Navigating the historic Carson River Canyon

The drive through the Carson River Canyon, which follows the former railbed of the historic Virginia & Truckee Railroad route, offers beautiful scenery with a dose of history.

The drive through the Carson River Canyon, which follows the former railbed of the historic Virginia & Truckee Railroad route, offers beautiful scenery with a dose of history.

As the Carson City area gets more and more developed, a noteworthy drive offering beautiful scenery and a bit of history is a drive on the old Virginia and Truckee Railroad bed that runs parallel to the Carson River, an area known as the Carson River Canyon (or Brunswick Canyon).

The best way to access the railroad bed is via Deer Run Road (located off U.S. 50 East). Drive about a quarter mile to a bridge, then turn left on the dirt road adjacent to the Carson River.

The road is fairly good, although a four-wheel-drive vehicle is recommended in a few places because of mud and large rocks. The road is also popular with mountain-bikers and hikers.

At the start, it takes a few twists and turns and passes a gravel plant. Just beyond the gravel business, turn left on a slightly rougher dirt road and you’ve reached the old V & T pathway.

Cottonwoods and thick foliage line the river, which has plenty of flow in the winter and spring. The road hugs the hillside above the water and affords several photogenic views, particularly of the rushing water and trees (which are beautiful in the fall when the cottonwoods turn a vivid yellow).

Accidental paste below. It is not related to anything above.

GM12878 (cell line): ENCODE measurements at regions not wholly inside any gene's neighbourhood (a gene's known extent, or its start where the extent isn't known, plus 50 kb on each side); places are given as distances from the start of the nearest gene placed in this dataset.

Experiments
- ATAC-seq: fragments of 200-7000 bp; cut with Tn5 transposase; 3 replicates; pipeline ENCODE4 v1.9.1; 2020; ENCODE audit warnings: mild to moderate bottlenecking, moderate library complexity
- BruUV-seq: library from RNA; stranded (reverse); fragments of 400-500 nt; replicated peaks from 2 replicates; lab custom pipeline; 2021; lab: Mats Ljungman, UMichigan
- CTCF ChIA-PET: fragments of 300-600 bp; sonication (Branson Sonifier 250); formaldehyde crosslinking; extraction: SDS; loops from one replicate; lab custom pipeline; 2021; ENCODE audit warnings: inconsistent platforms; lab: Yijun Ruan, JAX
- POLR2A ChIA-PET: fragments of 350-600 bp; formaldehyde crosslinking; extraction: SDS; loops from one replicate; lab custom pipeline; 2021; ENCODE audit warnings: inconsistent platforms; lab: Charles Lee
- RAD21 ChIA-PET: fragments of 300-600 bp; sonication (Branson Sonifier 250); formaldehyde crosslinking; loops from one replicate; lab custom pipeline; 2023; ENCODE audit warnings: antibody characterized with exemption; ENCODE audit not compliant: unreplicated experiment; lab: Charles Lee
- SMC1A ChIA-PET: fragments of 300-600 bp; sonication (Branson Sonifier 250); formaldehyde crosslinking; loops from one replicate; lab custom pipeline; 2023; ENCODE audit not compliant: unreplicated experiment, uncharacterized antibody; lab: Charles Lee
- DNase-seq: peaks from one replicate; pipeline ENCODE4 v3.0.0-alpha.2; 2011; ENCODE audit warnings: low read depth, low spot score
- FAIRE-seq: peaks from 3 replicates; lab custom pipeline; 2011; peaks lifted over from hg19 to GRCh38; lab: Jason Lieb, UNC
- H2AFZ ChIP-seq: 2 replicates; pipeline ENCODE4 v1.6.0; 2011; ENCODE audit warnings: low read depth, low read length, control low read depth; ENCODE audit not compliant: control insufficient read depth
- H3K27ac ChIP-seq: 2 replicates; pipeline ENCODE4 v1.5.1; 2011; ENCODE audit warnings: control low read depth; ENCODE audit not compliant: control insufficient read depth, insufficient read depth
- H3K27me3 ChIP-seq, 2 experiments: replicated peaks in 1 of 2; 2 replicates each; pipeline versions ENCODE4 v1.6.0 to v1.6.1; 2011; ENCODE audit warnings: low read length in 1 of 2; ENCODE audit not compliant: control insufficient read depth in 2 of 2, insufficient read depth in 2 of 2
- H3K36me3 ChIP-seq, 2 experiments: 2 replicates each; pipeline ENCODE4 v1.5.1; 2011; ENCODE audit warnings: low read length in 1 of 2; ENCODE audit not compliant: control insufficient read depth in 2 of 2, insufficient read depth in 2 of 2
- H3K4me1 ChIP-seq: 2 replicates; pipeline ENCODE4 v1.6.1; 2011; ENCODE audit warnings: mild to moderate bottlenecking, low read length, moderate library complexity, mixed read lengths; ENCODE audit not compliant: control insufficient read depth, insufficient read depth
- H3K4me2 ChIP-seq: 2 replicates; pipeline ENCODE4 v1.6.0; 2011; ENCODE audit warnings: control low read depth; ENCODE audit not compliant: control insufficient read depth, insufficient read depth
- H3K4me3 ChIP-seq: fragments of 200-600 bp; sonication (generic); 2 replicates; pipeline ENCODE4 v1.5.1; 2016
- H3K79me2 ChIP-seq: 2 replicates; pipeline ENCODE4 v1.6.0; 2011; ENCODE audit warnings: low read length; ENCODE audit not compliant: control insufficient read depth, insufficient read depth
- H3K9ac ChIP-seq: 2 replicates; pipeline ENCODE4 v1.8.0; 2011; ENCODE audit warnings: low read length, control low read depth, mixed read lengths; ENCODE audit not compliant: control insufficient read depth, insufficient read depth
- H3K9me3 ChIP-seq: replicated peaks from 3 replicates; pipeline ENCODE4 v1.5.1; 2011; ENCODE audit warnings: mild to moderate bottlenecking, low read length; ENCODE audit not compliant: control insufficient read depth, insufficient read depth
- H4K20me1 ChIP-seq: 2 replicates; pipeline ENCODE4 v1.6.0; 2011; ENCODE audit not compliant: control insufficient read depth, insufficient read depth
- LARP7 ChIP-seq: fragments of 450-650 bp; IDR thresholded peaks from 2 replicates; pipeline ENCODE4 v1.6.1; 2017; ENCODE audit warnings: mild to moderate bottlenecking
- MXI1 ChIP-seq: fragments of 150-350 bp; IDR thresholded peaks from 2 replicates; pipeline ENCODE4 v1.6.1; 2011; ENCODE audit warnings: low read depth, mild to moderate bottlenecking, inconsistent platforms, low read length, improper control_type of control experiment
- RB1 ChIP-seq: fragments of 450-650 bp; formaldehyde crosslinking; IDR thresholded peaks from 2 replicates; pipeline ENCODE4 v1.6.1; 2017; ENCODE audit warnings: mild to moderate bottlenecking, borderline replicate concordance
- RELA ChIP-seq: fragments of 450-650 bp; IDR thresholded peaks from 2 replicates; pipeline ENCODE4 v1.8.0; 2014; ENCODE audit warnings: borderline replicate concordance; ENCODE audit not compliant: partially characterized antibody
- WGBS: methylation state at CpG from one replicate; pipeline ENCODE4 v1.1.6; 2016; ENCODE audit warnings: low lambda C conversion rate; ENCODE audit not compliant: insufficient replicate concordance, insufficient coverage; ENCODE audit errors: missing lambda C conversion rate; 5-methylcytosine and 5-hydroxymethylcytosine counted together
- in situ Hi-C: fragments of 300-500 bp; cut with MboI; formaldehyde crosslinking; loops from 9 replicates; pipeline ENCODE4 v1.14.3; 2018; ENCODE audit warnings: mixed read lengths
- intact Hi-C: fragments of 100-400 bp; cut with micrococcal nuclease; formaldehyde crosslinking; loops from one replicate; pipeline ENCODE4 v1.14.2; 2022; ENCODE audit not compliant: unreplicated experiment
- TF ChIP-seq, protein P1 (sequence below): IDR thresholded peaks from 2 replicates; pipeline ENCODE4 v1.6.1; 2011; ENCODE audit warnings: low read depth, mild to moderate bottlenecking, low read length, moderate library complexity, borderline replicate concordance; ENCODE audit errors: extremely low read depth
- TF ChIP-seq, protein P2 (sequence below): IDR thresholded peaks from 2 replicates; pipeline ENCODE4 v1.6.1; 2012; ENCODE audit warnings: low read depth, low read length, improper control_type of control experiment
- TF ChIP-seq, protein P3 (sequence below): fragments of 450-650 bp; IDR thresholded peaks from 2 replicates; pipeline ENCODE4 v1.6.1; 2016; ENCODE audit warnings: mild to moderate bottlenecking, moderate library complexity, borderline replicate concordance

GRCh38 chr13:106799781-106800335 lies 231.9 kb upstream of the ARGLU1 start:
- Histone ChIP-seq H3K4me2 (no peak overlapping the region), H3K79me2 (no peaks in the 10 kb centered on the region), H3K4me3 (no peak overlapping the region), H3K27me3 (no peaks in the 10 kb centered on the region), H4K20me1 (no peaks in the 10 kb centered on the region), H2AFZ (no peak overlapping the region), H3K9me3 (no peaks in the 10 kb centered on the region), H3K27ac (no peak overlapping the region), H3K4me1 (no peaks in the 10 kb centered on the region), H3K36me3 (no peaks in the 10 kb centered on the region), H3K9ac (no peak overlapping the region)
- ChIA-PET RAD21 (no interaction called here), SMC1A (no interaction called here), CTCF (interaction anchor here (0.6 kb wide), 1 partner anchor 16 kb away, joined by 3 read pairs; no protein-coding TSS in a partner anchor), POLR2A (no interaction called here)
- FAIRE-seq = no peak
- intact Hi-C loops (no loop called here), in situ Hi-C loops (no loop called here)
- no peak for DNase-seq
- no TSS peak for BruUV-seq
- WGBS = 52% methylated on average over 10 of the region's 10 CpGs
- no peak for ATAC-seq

About a quarter-mile from the starting point, the road passes a small hill with an unusual concrete vault or room (it looks like a tunnel) built into its side.

Just around a curve from the hill, the road crosses a wide flat and to the left are the remains of an old mill. During the 1860s, several mills were constructed along the river to process ore from Virginia City’s mines.

The ruins consist of a few stone and concrete walls, some metal scraps and lots of trash of more recent vintage. The ground around the site is littered with broken glass and gun shells (it’s a popular local shooting range).

From this point, the road begins to slowly climb and the views become more spectacular. Below, the river winds through the narrowing canyon, which is lined with multi-colored cliffs.

In some spots, the walls are craggy and gray, covered with brilliant green lichen, while in other places they are painted in rich shades of red and brown.

There is the smell of damp sage in the air and the sounds of life accented by chattering birds and the rapidly rushing waters of the river.

The route grows more rutted and rocky as it continues its upward path, away from the river. Near the highest point, it enters an extremely narrow pass, which is partially blocked by large rocks. It is, however, passable if you’re careful.

From this point, the route turns north into Mound House passing through a housing subdivision before rejoining U.S. 50.

For those wanting to take a nice hike along the river, there is a portion of the old railroad bed that was actually a spur line, which can be accessed near Mound House.

This trail (which is not drivable) goes east along the river to the site of the historic Eureka Mill. Occasionally, the old bed has been washed away so it’s a bit like playing detective to follow the route.

Along the way, you can find the stone foundations of bridges that once spanned several wide gullies and evidence of wooden trestles that once jutted from the rock walls. In some places, the railroad bed was supported by carefully fitted, stone walls, which still look solid enough to use.

At the mill site, you can find a few stone and brick walls while the grounds are littered with rusted metal shards and pieces of brick.

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Rich Moreno writes about the places and people that make Nevada special.


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